An administrative subdivision in northern English counties, developed under Norse influence, and corresponding to hundreds in the rest of England.
Origin: wæpengetæc, from vápnatak, from vápn + taka.
in some northern counties of England, a division, or district, answering to the hundred in other counties. Yorkshire, Lincolnshire, and Nottinghamshire are divided into wapentakes, instead of hundreds
Origin: [AS. wpengec, wpentc, from Icel. vpnatk, literally, a weapon taking or weapon touching, hence an expression of assent (si displicuit sententia fremitu aspernantur; sin placuit frameas concutiunt. Tacitus, Germania, xi.). See Weapon, and Take. This name had its origin in a custom of touching lances or spears when the hundreder, or chief, entered on his office. Cum quis accipiebat praefecturam wapentachii, die statuto in loco ubi consueverant congregari, omnes majores natu contra eum conveniebant, et descendente eo de equo suo, omnes assurgebant ei. Ipse vero, erecta lancea sua, ab omnibus secundum morem fdus accipiebat; omnes enim quot-quot venissent cum lanceis suis ipsius hastam tangebant, et ita se confirmabant per contactum armorum, pace palam concessa. Waepnu enim arma sonat; tac, tactus est -- hac de causa totus ille conventus dicitur Wapentac, eo quod per tactum armorum suorum ad invicem confderati sunt. L L. Edward Confessor, 33. D. Wilkins.]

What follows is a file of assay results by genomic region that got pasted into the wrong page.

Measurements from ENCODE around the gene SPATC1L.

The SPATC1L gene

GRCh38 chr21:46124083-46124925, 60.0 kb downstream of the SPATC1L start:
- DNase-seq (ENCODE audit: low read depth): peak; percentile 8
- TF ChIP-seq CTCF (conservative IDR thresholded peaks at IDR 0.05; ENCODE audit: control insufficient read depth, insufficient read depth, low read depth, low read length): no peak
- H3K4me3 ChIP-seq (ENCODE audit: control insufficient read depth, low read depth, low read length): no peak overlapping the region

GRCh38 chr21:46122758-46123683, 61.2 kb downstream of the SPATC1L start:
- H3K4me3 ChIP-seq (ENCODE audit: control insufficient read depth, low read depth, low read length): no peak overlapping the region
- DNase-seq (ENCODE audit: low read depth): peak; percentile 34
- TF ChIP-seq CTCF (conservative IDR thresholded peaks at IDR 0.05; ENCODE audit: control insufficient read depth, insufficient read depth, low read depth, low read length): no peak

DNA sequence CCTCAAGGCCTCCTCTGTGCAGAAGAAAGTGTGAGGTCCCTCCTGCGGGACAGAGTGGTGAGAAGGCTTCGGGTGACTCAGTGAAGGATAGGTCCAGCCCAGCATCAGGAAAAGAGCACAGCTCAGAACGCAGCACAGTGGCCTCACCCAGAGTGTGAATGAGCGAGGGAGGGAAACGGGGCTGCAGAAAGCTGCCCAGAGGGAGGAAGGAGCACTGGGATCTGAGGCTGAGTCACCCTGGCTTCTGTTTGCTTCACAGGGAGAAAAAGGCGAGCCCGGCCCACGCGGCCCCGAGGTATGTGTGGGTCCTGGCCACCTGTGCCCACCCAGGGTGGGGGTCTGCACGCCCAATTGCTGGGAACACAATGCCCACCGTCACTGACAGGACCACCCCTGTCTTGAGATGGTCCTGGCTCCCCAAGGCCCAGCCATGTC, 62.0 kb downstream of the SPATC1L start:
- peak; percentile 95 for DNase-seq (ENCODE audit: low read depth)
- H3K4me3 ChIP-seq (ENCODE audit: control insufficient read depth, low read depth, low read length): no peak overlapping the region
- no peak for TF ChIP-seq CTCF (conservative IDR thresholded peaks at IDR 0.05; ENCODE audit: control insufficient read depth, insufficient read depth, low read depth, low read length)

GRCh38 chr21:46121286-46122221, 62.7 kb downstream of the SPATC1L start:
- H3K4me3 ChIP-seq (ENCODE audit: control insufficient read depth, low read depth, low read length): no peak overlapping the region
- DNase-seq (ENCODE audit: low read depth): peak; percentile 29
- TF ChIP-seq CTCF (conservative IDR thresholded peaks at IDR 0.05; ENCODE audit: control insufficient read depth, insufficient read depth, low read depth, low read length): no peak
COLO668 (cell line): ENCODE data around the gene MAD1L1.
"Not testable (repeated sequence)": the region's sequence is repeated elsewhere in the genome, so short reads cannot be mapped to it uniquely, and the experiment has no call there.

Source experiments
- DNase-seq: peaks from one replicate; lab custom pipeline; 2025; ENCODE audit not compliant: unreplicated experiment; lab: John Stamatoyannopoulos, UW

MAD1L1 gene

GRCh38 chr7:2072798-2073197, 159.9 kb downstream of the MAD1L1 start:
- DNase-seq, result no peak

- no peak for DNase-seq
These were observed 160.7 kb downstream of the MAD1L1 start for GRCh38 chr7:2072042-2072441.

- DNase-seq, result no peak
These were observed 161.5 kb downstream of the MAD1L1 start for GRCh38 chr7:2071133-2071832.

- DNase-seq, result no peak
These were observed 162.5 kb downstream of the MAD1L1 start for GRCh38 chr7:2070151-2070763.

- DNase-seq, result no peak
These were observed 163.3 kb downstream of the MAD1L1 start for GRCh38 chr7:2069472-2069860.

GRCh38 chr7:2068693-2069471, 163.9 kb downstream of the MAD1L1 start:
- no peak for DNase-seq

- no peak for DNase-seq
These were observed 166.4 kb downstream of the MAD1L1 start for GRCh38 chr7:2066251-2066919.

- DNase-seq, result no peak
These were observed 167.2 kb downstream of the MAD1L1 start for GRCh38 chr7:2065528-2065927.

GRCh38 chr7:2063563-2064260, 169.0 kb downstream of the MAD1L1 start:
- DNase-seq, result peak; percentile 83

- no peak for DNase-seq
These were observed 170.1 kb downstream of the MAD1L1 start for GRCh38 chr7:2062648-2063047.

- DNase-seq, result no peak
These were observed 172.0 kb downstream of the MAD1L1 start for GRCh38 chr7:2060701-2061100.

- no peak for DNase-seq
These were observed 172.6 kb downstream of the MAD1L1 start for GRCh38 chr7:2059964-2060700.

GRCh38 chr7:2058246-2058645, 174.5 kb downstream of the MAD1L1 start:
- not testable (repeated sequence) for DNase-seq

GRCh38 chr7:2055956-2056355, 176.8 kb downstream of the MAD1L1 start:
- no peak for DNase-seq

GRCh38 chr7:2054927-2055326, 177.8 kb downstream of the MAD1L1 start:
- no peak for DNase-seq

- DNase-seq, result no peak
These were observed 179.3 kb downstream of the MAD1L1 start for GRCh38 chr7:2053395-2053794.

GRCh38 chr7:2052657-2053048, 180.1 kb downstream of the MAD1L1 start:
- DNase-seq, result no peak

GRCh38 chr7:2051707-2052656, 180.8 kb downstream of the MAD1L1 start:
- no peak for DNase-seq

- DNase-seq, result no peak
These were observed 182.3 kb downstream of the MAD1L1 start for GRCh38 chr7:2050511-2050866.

Chambers 20th Century Dictionary
wap′n-tāk, n. a name given in Yorkshire to the territorial divisions of the county, similar to the hundreds of southern counties and the wards of more northern counties, so called from the inhabitants being formerly taught the use of arms. [A.S. wæpen-getæc, lit. 'weapon-taking.']
The numerical value of wapentake in Chaldean Numerology is: 1
The numerical value of wapentake in Pythagorean Numerology is: 6
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